Ignacio Cirac
Max-Planck-Institut für Quantenoptik,
Garching, Germany
"For groundbreaking theoretical work on quantum information processing and on quantum gases; including pioneering proposals for quantum computation, quantum repeaters, quantum simulations, and quantum phase transitions in ultra-cold atoms."
Gerd Leuchs
Max Planck Research Group,
University of Erlangen, Germany
"For the efficient generation of optical pulses for quantum communication by fiber optics techniques at telecommunications wavelengths and very high bit rates and unprecedented quantum noise reduction and entanglement."
Year 2003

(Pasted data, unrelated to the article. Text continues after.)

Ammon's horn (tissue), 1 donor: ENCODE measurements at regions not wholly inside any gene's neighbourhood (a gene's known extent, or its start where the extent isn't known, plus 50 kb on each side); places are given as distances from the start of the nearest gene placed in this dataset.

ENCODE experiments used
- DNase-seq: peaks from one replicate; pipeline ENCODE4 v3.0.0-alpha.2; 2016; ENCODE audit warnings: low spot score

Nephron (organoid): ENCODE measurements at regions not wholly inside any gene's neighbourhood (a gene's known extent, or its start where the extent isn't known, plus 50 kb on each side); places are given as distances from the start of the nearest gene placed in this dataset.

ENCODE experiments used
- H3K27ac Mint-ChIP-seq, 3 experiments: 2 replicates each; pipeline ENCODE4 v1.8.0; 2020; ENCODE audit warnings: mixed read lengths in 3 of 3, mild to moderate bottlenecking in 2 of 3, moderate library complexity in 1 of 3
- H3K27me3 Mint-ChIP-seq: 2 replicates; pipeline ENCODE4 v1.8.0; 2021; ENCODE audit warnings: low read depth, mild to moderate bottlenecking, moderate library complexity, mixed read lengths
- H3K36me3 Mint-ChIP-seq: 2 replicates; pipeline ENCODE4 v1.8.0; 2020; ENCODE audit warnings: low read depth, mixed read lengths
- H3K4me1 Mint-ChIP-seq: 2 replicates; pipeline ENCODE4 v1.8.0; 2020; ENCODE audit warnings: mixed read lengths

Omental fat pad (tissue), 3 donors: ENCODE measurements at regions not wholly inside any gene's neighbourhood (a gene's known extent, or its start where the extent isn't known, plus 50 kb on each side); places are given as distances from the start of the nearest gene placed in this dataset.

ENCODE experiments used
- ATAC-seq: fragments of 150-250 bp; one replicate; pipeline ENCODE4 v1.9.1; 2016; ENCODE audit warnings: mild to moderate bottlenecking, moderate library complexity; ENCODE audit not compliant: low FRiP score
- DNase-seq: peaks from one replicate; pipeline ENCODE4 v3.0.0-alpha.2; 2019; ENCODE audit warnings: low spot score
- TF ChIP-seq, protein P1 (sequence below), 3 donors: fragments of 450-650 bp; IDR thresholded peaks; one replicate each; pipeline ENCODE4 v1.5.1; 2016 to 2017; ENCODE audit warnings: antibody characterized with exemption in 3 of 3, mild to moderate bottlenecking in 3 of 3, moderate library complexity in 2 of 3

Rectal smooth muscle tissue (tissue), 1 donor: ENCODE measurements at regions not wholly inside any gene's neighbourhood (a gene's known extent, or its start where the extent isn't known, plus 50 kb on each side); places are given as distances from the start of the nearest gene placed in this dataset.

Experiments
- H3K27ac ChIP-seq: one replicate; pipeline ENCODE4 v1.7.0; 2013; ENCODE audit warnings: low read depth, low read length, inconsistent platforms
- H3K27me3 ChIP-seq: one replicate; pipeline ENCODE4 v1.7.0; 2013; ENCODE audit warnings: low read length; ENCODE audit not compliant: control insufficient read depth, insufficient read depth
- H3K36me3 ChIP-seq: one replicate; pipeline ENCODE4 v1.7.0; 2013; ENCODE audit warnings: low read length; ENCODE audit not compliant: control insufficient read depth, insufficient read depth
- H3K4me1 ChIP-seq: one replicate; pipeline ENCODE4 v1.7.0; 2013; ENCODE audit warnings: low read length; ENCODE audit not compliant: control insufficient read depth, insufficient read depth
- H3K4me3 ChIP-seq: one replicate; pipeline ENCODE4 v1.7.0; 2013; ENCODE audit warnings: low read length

Luigi Lugiato
Dipartimento di Scienze,
Universita dell'Insubria Como, Italia.
"For pioneering theoretical contributions to the fields of optical bistability and instabilities, optical pattern formation and cavity solitons, squeezing and quantum imaging".
Gunter Huber
Institut für Laser-Physik,
Universität Hamburg, Germany
"For his outstanding and numerous contributions to physics of solid-state lasers and spectroscopy of laser crystals".
Year 2002 
Serge Haroche
Ecole Normale Supérieure and
Collège de France
"For his pioneering investigations in Cavity Quantum Electrodynamics. Quantum Information and Decoherence".
Wilson Sibbett
St. Andrews Univerity, Scotland

"For his major contributions to the development and application of ultrashort light pulse techniques, and in particular to the development of self-mode-locked lasers".
Year 2001 
Theodor W. Hänsch